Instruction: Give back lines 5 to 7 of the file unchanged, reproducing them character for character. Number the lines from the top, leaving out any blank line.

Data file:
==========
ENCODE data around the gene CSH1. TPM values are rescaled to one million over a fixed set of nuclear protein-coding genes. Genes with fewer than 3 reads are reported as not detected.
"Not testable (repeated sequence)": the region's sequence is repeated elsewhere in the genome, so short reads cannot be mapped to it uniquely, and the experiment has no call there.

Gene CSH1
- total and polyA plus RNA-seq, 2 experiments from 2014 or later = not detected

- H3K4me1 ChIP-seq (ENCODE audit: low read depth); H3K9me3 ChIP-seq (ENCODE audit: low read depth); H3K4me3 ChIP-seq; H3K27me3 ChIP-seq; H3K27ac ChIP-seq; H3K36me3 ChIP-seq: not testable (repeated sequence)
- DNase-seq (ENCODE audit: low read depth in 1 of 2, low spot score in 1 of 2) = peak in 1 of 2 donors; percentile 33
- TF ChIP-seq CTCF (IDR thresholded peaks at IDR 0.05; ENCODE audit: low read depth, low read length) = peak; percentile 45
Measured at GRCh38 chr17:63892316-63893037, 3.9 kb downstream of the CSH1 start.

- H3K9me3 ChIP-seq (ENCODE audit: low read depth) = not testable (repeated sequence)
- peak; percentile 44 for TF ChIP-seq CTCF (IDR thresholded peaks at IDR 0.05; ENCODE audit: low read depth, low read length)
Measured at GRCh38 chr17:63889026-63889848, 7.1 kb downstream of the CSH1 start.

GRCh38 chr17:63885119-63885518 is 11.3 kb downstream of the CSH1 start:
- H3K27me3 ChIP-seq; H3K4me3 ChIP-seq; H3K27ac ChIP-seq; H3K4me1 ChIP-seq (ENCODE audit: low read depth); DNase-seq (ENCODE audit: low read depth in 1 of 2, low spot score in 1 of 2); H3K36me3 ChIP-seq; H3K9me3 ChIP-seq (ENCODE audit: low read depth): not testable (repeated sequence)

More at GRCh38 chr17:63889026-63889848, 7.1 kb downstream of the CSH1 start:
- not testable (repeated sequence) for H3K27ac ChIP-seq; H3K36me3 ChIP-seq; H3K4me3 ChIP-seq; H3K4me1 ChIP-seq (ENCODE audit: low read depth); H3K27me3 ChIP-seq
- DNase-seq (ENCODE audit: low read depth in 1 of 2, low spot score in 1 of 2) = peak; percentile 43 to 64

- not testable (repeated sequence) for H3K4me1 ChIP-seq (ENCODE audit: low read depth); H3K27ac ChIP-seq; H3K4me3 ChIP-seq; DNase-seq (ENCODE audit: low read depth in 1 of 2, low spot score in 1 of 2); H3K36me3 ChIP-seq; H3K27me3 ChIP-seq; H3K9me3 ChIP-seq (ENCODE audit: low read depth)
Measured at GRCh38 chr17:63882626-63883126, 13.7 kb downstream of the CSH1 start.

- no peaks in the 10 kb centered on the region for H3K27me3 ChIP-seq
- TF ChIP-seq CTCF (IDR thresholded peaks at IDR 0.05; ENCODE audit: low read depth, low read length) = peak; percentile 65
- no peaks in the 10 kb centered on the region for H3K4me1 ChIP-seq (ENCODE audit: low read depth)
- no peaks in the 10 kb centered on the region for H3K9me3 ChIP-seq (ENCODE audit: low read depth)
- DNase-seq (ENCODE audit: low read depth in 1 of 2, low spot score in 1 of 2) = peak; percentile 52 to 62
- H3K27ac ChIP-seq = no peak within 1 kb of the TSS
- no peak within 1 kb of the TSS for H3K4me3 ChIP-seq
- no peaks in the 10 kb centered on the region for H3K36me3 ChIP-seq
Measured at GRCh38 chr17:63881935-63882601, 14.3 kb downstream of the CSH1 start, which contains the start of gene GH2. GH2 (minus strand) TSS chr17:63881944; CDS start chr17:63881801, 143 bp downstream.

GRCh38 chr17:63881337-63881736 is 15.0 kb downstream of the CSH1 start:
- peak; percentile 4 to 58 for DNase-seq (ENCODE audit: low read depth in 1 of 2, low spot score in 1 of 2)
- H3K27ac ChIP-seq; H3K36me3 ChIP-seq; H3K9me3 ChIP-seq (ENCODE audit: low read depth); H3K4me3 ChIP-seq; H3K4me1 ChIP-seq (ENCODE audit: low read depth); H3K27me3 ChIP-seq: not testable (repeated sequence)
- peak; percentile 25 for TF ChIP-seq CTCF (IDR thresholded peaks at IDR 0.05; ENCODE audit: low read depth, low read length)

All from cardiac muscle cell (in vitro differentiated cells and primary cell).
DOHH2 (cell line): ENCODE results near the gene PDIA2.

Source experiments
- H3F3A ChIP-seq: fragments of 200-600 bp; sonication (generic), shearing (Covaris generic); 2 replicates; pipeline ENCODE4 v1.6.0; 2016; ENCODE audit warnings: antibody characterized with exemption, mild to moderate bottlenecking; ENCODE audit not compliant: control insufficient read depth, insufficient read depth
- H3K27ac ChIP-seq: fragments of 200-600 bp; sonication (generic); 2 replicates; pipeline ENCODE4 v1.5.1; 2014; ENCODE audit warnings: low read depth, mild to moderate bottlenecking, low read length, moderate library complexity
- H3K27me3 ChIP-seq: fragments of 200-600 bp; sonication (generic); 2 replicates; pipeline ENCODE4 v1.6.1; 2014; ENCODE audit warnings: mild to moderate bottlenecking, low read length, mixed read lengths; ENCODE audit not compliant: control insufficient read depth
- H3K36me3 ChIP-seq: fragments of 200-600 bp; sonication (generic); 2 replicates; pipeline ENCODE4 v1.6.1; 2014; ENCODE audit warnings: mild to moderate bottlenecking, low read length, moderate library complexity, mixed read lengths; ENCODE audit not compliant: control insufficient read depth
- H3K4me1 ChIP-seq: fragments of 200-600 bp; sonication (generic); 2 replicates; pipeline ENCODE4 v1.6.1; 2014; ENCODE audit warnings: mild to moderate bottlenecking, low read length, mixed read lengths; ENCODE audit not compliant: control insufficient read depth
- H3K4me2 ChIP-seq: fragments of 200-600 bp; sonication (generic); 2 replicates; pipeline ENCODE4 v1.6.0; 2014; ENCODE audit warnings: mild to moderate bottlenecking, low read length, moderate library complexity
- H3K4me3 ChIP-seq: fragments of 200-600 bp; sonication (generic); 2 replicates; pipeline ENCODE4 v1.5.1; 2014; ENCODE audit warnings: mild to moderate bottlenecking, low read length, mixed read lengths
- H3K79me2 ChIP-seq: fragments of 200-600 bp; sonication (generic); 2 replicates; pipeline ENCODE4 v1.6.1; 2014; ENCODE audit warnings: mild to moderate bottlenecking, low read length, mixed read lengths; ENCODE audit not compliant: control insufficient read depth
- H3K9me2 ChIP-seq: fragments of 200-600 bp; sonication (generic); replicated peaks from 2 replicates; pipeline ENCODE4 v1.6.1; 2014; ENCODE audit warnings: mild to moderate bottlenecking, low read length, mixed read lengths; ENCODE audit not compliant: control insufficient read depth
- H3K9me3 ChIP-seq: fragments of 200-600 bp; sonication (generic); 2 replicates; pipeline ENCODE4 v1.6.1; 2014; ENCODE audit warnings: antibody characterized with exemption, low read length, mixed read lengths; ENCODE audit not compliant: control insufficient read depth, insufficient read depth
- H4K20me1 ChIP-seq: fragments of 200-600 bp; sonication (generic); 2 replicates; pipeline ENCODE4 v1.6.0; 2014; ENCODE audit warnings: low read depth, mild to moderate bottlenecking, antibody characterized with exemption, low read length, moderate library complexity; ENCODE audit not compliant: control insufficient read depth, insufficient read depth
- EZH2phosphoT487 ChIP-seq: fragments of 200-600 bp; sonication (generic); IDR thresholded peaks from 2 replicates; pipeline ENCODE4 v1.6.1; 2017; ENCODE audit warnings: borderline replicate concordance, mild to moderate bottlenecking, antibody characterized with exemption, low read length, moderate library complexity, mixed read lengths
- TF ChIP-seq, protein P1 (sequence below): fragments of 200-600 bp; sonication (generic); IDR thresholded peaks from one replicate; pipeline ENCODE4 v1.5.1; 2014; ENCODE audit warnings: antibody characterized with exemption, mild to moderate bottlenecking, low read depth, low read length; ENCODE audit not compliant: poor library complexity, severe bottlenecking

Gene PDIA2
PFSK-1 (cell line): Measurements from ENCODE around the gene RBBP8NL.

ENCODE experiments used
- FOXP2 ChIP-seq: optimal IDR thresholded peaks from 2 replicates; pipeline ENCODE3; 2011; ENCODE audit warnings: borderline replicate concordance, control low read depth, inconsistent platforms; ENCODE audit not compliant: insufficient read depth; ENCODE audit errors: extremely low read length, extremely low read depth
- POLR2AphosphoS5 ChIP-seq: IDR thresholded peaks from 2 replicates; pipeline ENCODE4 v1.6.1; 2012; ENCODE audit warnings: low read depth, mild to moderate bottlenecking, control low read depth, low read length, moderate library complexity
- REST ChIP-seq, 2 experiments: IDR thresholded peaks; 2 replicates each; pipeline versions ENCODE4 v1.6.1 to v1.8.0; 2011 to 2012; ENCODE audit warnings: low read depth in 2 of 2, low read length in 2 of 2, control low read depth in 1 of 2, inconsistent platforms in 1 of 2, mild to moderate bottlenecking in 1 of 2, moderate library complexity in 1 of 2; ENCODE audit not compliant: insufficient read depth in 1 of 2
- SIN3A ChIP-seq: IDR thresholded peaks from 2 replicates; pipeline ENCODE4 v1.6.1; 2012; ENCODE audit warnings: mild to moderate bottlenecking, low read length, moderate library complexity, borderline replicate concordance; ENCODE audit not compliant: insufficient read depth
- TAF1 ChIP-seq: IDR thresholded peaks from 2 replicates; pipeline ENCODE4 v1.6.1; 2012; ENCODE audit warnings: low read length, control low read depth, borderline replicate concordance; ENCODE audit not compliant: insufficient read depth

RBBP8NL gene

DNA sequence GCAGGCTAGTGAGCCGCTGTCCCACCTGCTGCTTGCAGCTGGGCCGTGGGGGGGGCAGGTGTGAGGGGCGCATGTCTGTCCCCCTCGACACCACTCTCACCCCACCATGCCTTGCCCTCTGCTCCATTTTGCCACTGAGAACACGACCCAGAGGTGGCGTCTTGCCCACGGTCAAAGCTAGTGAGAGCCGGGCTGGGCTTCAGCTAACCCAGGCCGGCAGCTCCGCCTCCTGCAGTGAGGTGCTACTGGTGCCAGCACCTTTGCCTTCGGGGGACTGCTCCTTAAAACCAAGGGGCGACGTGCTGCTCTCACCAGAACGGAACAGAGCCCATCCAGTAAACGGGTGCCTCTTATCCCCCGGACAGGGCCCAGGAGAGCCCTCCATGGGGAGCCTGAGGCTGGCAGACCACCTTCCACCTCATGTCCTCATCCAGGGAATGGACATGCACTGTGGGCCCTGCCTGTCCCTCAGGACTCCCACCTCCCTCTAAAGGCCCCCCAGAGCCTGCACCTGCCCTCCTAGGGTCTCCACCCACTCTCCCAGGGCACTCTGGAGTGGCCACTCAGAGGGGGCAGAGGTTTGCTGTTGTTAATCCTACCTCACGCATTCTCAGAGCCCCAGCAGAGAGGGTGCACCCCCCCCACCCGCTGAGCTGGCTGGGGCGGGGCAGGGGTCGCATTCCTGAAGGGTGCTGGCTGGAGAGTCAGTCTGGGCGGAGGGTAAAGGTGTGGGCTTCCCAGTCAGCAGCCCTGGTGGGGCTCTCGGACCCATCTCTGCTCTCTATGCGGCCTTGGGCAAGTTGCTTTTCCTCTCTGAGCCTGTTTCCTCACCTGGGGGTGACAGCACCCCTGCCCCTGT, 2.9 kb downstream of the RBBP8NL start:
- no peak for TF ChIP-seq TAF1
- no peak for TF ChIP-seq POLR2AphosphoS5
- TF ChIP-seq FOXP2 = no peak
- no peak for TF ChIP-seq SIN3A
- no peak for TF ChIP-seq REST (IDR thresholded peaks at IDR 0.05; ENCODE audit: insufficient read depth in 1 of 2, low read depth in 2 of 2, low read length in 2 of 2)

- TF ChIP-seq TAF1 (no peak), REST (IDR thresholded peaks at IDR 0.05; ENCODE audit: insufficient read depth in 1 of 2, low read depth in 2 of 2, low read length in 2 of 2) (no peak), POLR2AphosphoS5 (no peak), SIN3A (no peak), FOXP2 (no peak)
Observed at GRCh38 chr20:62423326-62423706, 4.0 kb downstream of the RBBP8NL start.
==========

- H3K4me1 ChIP-seq (ENCODE audit: low read depth); H3K9me3 ChIP-seq (ENCODE audit: low read depth); H3K4me3 ChIP-seq; H3K27me3 ChIP-seq; H3K27ac ChIP-seq; H3K36me3 ChIP-seq: not testable (repeated sequence)
- DNase-seq (ENCODE audit: low read depth in 1 of 2, low spot score in 1 of 2) = peak in 1 of 2 donors; percentile 33
- TF ChIP-seq CTCF (IDR thresholded peaks at IDR 0.05; ENCODE audit: low read depth, low read length) = peak; percentile 45